The Newsletter

An A.T.E. Solutions, Inc. Internet Publication
Volume 10 Number 12 July 1, 2006

The Testability Director Version 3.2



AutoTestCon 2006
Sep 18-21, 2006 Anaheim, CA

International Test Conference
October 24-26, 2006

Reach the thousands of test professionals we mail to. Sponsor The BestTest Newsletter and we will place your logo here.

Visit BestTest - A Test Community Web Site
Test Vendor Directory
Products/Services Directory
Test Dictionary
Test Events
Test Publications

Test related books
Test/Testability Software

How We Can Help
Test Requirements Analysis
Test Related Courses
ATE and Test Market Help
Design for Testability
Built-In Self Test

Links Worth a Click
Test sites of interest:

Cable Test Systems, Inc.
Chroma USA
Evaluation Engineering
International Test Conference
IPC - APEX Conference Organizers
Powell-Mucha Consulting, Inc.
Test & Measurement World

Want to trade links? We'll list yours here and you list ours at your site.
Test Vendors
We now have 2197 test vendors listed in the Test Vendor Directory. Check for accuracy.
The following companies have recently placed advertising with us:
A.H. Systems, Inc.
A.T.E. Solutions, Inc.
Capital Equipment Corp.
CEIBIS Cody Electronics
ESPEC North America
FTS Systems, Inc.
Ground Zero ElectroStatics
Intellitech Corporation
Invisar, Inc.
JTAG Technologies, Inc.
Madell Technology Corporation
Measurement Computing
Pickering Interfaces, Ltd.
ProbeStar, Inc.
QStar BE
Tabor Electronics
Tecpel Co., Ltd.
Teradyne Assembly Test Division
Tiepie Engineering
VI Technology, Inc.
Wavecrest Corp.
WesTest Engineering Corp.
Yokogawa Corp. of America
Z World
A.T.E. Solutions, Inc.
   Consulting Services
   Consulting, Training and Books
   The Testability Director
   The Testability Director 3.2
Auriga Measurement Systems, LLC
   Microwave/Millimeter Wave Test Systems
Capital Equipment Corporation
Flynn Systems Corp.
   onTAP® Boundary Scan Software
Geotest Inc.
GOEPEL electronic GmbH
   OptiCon BasicLine
   SCANPLUS Board Grabber
ICS Electronics
Intellitech Corp.
   PT100 Parallel Tester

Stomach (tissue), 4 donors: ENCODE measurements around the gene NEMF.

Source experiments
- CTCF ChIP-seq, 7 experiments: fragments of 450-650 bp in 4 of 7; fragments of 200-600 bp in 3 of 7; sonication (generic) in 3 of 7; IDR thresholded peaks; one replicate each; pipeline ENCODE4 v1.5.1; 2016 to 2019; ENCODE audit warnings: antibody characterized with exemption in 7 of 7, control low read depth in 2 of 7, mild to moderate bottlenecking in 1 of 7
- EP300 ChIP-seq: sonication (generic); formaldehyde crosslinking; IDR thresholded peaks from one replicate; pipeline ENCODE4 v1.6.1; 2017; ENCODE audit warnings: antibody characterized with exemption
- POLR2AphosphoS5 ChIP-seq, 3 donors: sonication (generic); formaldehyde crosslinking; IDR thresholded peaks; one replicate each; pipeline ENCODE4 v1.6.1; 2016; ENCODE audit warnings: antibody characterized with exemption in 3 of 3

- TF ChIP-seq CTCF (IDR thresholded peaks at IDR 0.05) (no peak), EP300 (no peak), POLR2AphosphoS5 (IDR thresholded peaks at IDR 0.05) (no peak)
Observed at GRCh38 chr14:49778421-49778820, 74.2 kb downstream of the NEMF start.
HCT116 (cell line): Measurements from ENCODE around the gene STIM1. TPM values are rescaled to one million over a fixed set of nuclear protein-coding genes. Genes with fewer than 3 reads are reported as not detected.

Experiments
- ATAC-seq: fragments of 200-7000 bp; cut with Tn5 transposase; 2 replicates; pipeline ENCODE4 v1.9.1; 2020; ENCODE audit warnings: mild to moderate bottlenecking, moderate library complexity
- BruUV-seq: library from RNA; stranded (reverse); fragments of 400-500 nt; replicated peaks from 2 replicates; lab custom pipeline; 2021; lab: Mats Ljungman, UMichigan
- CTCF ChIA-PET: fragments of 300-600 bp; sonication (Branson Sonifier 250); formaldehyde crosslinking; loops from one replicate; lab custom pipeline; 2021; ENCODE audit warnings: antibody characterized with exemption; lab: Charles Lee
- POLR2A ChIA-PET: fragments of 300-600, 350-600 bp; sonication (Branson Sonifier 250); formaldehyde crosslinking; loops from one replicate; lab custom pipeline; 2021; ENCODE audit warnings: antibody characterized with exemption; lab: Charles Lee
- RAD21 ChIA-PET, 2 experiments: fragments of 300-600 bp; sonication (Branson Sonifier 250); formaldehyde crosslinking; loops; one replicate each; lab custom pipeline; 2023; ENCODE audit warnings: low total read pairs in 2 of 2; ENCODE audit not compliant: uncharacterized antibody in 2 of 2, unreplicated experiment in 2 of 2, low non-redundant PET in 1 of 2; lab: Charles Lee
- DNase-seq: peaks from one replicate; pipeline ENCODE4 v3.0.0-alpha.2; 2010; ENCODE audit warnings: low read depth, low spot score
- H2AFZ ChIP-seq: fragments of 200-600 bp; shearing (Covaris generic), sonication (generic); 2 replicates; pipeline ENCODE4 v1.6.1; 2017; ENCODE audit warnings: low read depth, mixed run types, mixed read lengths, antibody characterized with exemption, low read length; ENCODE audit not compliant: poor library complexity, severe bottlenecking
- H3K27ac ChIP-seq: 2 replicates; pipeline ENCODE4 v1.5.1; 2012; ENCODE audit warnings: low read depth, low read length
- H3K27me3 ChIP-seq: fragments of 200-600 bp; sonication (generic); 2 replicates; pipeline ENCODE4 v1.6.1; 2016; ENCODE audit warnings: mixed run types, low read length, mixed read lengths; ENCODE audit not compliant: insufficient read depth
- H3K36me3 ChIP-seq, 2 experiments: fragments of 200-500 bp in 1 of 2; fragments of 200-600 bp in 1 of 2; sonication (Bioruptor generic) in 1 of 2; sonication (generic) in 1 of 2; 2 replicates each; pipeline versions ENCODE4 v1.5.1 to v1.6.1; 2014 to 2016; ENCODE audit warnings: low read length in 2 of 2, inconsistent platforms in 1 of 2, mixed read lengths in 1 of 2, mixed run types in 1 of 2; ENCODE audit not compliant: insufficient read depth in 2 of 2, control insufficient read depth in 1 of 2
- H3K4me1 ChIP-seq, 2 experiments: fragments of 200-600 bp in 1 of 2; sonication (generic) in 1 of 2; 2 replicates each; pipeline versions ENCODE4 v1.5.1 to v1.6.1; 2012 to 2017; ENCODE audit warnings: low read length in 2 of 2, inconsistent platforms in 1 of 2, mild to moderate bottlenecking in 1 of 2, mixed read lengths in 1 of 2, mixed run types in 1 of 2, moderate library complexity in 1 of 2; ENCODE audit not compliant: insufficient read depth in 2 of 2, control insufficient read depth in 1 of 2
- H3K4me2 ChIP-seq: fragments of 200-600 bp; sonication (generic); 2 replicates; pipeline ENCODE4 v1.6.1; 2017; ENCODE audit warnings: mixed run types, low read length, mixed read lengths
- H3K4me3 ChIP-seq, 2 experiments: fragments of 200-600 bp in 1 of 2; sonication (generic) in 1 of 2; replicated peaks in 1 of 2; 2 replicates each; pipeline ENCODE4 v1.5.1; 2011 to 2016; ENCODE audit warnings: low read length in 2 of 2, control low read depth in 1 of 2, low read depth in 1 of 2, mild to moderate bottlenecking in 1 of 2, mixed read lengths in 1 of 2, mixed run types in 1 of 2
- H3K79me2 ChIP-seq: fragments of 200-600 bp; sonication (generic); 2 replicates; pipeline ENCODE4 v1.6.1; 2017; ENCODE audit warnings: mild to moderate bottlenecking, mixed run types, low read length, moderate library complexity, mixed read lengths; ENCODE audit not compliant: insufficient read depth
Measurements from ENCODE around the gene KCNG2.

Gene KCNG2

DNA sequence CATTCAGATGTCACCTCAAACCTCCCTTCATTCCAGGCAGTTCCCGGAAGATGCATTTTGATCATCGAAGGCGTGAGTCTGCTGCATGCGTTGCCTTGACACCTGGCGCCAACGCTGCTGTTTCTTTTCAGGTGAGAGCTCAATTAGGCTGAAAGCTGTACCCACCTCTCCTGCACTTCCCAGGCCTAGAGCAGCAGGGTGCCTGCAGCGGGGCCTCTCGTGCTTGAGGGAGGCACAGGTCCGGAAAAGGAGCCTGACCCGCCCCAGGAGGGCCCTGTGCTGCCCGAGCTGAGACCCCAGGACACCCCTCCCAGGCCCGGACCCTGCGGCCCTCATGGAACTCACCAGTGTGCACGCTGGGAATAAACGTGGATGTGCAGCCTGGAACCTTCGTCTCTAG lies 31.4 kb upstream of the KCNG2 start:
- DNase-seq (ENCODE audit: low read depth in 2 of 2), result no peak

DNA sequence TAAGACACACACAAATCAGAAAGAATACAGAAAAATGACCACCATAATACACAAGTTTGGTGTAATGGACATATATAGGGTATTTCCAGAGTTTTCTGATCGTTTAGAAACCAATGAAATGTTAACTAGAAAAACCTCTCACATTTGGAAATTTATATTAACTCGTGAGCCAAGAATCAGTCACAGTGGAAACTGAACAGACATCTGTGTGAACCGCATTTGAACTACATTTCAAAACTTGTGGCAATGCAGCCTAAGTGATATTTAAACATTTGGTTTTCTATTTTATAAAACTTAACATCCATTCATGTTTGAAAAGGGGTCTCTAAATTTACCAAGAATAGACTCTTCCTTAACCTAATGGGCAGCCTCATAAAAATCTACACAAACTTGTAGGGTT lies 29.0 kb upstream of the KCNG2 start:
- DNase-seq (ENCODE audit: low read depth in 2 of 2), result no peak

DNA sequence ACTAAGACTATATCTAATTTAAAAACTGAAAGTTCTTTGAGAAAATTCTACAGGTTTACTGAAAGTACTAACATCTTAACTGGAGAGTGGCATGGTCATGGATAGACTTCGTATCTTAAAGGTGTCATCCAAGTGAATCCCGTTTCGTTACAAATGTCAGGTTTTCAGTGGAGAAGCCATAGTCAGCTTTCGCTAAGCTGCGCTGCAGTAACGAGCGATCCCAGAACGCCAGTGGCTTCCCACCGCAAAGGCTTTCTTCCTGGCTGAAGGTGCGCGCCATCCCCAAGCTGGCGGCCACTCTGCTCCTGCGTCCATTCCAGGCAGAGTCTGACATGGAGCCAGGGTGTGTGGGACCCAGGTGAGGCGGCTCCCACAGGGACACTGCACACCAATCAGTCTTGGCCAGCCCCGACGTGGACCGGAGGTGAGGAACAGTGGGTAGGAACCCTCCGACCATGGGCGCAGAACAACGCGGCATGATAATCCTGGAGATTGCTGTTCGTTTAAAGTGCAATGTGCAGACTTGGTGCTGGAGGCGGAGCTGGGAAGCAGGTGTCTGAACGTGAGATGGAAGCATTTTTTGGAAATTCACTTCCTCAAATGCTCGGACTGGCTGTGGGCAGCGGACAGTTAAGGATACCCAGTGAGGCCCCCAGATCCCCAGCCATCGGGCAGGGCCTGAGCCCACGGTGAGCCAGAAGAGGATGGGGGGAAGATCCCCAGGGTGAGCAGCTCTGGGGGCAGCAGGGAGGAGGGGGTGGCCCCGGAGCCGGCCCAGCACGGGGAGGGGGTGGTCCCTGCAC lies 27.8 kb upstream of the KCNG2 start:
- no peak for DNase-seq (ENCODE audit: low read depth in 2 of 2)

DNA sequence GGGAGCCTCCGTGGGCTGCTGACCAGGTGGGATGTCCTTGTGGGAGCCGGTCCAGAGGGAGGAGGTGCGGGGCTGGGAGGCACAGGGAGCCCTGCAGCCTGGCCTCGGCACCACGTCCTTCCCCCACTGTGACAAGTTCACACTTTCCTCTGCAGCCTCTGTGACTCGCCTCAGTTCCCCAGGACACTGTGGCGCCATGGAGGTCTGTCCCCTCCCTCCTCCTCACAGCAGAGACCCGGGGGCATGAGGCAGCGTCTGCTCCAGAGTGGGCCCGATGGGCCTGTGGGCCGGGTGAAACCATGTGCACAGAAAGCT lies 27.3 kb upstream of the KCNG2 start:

PT100 Rack
   Scan-Ring-Linker & multi-PCB linker
JTAG Technologies, Inc.
   JT 3710/PXI
   JT 37x7 DataBlaster boundary-scan controllers
Meret Optical Communications
   ADS 53x DDS Synthesizer
Norvada, LLC
Professional Testing DBA Pro Test
   Environmental Testing
Quad Tech
   Guardian 1030S Multi-Purpose AC/DC/IR/SC Hipot Tes
Quantum Change, Inc.
   The TILE EMC Software
Reinhardt System und Messelectronic
   ATS-KMFT 670
Ricreations, Inc
   CleverScope CS328
   USB Explorer 200
   SMX2040 series
Static Solutions
   CT-8900 Combination Data Logger Tester
Symtx, Inc.
SyntheSys Research, Inc.
   BERTScope™ 12500A
Tabor Electronics
   Model 5200 Arbitrary Waveform Generator
   Test Equipment
TestEdge, Inc.
Testpro AS
   TP2101 Testsystem
The Test Connection Inc.
   In-Ciruit Test & Flying Probe Test
UltraTest International
Universal Synaptics
   Vanguard Express
WesTest Engineering
WesTest Engineering Corp.
   WesTest 2000
YESTech Inc.
   YTV series of AOI
Yokogawa Corp. of America
This Issue's Feature Articles

Boundary Scan Tools for Design Verification and Prototype Debug


Rick Folea, UniversalScan - Ricreations, Inc.

 You've Decided to Get Into Boundary Scan... Now What?

 By: Ray Dellecker, US Marketing Manager, JTAG Technologies

Product/Service Focus

This issue's focus is Boundary-Scan Test
You can view and add to our existing list of Test Products/Services, Test Literature, Test Definitions, Test Vendors, containing "boundary"

What's New in Test
  6/30/2006 RFI opens cellular testing lab in Korea
  6/28/2006 Everett Charles Technologies announces consolidation of atg Test Systems and Luther Maelzer
  6/28/2006 ZTEST Announces Grant of Stock Options
  6/27/2006 LogicVision, Dolphin Combine 90nm, 65nm Memories for Self-Test, Repair
  6/22/2006 Agilent completes $4.466 Billion stock repurchase program ahead of schedule
  6/22/2006 AR Worldwide RF/Microwave names new CEO
  6/22/2006 Deadline nears for Engineer of the Year nominations
  6/20/2006 ATI Implements Mentor Graphics Modular TestKompress for Production Test
Application Notes
  6/20/2006 Instrument Control Technologies for Any Bus, Any Language
  6/20/2006 Virtual Instrumentation and Traditional Instruments
Case Studies
  6/28/2006 NIST-Developed Noise Measurement Method Could Boost Cell Phone Performance
  6/19/2006 LXI Live Web Demo
FREE Giveaways
  6/20/2006 Keithley's Fifth Edition Switching Handbook - FREE
Magazine Articles
  6/29/2006 History of Inner-layer Testing
  6/19/2006 Intel Talks Terabit
Product Releases
  6/30/2006 AlazarTech Introduces World's Fastest 16-Bit PCI Digitizer